Mark Elendt, Senior Mathematician of Side Effects Software and 2013, 2014 SIGGRAPH Dailies Chair, gives us an inside look into the art of visual effects, as well as some of the challenges faced by artists in creating that perfect shot. In this interview, Mr. Elendt and Steve Waskul discuss the usability and flexibility of Side Effects Software’s visual effects and 3D animation package, Houdini. Mark also shares his experiences as Chair of the Dailies for the past two years at SIGGRAPH.
As the interview opens, Mr. Waskul invites, “So, you’ve been working on Houdini?” Mark’s work on Houdini, recently earning a Technical Achievement Award from the Academy of Motion Picture Arts and Sciences in February 2012, signifies the passion that has surrounded his employment with Side Effects Software for the past 25 years. Yes, Mark replies, Houdini is a procedural animation package that allows for greater flexibility in both timing and creativity when developing 3D content. “Let’s say you are making a forest,” Mark continues, and you decide you don’t like the original look of the tree you had cloned to make that forest. With Houdini, you can alter the original tree and the software will apply the change to the whole forest.
So, Steve suggests, can Houdini randomize select objects, in, say, a crowded baseball stadium? Yes, Mark explains, you can alter a particular spectator in your crowd to give the shot a more realistic feel. But what Houdini is really known for, he continues, is effects work. “So you like blowing stuff up,” Steve simplifies, eliciting Mark’s laughter. “Yes, blowing stuff up is a lot of fun.” To do this, Mark explains, he creates the necessary coding to allow artists to design the explosion they’re envisioning. “We look at the small tools,” he continues, like how to move particles through a volume; these tools allow artists the flexibility to create a variety of computer-generated effects tailored to their unique needs.
“I’ve always heard from people who use Houdini that people just love interfacing with your company,” Steve avows. Fortunate to have a great support staff, Mark readily shares how passionate their staff is about problem solving. They direct questions to the developer who worked specifically with that content, streamlining the tech-support process.
“I was interviewing someone who worked on ‘Tron’- the original one,” Steve prompts, and the difference between how graphics were created then and now is amazing. Owing part of his career path choice to inspiration drawn from “Tron,” Mark explains that although coding is still the essence of computer graphics, the difference now is that artists can take the tools Houdini provides and not have to deal with the coding. It used to be, Mark elaborates, that an animator had to be a jack-of-all-trades. Now the industry has become more specialized. When you watch a film, Steve impresses, you don’t realize the passion behind each shot. Mark whole-heartedly agrees; “That’s what the Dailies program is about.”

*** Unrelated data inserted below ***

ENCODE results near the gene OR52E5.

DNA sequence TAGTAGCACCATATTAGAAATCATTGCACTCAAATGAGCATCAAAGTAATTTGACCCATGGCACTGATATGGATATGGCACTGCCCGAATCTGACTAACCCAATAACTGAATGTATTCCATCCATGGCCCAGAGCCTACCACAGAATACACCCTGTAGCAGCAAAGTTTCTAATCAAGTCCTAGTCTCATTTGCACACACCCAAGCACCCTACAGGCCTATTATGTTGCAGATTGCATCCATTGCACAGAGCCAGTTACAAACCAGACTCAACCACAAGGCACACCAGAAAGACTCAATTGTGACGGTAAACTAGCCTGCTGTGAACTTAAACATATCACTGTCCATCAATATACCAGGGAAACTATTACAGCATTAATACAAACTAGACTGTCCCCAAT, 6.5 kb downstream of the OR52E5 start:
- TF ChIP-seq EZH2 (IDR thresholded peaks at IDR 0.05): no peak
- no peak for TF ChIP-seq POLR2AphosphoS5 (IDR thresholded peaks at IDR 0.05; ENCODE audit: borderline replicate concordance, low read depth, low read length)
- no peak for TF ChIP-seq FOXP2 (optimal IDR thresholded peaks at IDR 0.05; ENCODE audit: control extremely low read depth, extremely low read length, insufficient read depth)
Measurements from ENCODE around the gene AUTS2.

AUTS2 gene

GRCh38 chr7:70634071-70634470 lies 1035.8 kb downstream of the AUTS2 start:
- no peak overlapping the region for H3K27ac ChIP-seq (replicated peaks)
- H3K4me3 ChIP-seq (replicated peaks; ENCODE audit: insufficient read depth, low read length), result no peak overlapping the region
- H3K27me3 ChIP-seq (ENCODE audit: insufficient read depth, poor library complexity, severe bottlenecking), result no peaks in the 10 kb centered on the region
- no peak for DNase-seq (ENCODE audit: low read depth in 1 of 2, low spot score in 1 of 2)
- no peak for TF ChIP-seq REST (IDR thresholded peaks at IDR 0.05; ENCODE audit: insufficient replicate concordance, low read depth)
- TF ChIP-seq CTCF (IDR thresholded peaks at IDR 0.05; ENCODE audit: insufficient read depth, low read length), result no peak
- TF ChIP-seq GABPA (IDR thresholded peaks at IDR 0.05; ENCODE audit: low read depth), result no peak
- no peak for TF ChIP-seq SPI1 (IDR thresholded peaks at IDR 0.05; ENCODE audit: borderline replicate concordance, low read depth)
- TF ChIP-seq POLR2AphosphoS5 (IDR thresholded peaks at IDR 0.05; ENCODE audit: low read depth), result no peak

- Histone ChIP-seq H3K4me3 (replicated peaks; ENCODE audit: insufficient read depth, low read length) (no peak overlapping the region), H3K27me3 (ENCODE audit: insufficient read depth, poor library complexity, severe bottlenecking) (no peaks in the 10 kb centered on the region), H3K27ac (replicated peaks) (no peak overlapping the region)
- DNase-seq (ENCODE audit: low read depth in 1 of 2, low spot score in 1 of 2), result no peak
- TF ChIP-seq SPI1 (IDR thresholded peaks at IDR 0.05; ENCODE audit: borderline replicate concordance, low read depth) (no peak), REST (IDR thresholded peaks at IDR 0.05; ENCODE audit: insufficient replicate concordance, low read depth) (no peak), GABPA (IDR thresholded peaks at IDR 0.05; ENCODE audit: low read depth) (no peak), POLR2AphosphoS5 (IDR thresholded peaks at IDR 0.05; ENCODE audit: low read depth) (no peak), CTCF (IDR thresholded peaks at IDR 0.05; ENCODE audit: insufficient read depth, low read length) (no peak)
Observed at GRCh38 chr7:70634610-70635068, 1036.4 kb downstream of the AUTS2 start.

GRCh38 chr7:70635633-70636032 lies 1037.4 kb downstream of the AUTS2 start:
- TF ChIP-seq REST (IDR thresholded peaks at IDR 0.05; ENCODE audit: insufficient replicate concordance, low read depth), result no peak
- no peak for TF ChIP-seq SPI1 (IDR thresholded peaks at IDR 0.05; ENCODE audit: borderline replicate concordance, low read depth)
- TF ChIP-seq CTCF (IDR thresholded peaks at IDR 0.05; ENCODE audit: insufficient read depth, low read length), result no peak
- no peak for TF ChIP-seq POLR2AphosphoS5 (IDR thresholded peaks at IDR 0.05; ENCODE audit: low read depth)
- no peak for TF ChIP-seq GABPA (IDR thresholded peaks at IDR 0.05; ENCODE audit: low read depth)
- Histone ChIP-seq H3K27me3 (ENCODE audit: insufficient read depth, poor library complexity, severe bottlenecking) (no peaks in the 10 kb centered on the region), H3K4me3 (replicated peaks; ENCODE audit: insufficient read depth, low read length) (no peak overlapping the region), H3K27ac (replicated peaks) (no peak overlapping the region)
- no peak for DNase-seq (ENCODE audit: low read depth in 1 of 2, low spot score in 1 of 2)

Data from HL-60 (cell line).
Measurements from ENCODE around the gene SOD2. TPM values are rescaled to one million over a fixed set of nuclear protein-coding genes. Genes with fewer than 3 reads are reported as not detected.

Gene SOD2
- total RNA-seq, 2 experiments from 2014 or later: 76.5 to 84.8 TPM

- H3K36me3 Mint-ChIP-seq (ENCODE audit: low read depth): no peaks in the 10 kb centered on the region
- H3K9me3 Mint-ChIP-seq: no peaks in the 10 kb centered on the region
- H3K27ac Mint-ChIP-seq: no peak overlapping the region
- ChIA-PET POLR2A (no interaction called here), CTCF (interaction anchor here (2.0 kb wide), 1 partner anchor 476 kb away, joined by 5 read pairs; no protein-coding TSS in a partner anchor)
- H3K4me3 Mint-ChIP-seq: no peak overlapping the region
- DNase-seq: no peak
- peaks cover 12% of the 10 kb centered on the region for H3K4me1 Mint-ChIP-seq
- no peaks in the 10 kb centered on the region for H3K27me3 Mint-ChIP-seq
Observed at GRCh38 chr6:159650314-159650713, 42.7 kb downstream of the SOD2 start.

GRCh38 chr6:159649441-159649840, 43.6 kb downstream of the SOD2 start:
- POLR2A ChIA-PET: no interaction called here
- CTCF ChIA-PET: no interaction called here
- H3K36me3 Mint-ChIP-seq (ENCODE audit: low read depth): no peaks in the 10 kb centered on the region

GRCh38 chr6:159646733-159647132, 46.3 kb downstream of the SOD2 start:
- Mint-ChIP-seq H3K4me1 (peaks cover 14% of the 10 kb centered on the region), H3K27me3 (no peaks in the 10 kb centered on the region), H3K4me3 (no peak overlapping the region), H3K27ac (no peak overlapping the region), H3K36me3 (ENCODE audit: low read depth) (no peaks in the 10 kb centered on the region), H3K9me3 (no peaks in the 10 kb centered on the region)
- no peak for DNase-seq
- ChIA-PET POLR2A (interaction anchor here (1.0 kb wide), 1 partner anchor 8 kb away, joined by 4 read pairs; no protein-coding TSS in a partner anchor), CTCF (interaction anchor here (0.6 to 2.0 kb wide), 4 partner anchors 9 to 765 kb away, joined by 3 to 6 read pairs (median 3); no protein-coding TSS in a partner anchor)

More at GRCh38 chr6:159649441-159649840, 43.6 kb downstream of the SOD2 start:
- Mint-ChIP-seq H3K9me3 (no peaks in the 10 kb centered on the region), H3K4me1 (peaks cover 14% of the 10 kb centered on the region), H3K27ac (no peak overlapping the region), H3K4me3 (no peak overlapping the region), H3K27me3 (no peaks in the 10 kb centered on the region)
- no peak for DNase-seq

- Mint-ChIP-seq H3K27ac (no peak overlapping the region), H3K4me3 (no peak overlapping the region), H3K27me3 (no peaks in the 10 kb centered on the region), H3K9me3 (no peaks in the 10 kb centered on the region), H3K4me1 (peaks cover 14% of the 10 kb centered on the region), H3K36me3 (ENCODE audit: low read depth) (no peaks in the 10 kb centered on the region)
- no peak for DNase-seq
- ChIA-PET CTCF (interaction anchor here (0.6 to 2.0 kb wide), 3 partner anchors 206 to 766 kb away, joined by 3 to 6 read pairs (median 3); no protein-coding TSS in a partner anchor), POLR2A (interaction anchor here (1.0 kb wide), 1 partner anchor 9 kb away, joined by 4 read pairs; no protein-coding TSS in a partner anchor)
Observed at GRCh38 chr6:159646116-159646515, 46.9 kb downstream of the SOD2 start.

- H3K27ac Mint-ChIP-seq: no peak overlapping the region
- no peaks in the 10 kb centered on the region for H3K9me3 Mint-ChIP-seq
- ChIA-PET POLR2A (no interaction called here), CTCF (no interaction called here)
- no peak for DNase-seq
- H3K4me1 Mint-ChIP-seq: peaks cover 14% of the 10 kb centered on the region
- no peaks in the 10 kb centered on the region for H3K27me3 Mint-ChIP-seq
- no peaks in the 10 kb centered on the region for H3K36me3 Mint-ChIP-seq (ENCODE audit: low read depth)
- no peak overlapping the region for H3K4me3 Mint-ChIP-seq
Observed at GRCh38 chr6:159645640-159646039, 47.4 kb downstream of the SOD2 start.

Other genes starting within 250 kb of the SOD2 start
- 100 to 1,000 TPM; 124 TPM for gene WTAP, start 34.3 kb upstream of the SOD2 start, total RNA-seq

Continuing in this direction, Mark shares that the Dailies are about recognizing the challenge of creating that perfect shot. SIGGRAPH has a lot of exhibits catering to the production community, like the Electronic Theater, but you only see the final product. The Dailies give artists a 90 second spot to talk about what they did to make that scene happen. For example, Mark continues, in Neil Blomkamp’s Elysium, there is a scene of a droid being blown up. During production, Blomkamp made it clear what he wanted in this shot: 3 bullets fired, a droid blown back, and nothing recognizable when it landed. It took animators 10 weeks to get that shot done and it only lasts 10 seconds in the film. “It’s a beautiful shot, and it just goes by so fast in the movie you don’t have a chance to appreciate it,” Mark pauses.
The Dailies are 2 hours long and very fast-paced, with everything from NASA speakers to the animators of “How to Train Your Dragon 2.” With so much variety, Steve wonders, how do the pieces get chosen? In reply, Mark says he created a “battle-hardened production people” to help him out. He had over 70 submissions and had to narrow it down to 40- a difficult task with so many creative pieces.
So, Steve inquires, was the experience Mark had at SIGGRAPH worth all the hours? “I’d highly recommend volunteerism,” he smiles. It’s great to be a part of the SIGGRAPH community, to network with the people here. Nodding in agreement, Steve highlights the value in getting involved at SIGGRAPH. Although Mark admits he felt a bit jaded after attending SIGGRAPH for 10 years, his mind-set changed once he began volunteering. I realized, he shares, that there is so much more to this than I’d ever imagined as just an attendee. Steve concurs, commenting that just the papers alone present an astounding amount of research that is key for the industry. While the papers can be a little intimidating to this audience, Mark laughs, there are so many other things accessible to us, like the emerging technologies, hands on experiences through the studio, and even student research poster sessions.
Wrapping up Steve asks, “Are you going to be signing up for another tour of duty, so to speak?” Mark will be taking some time off from SIGGRAPH next year, but expects he will be back in the game at some point in the not-too-distant future.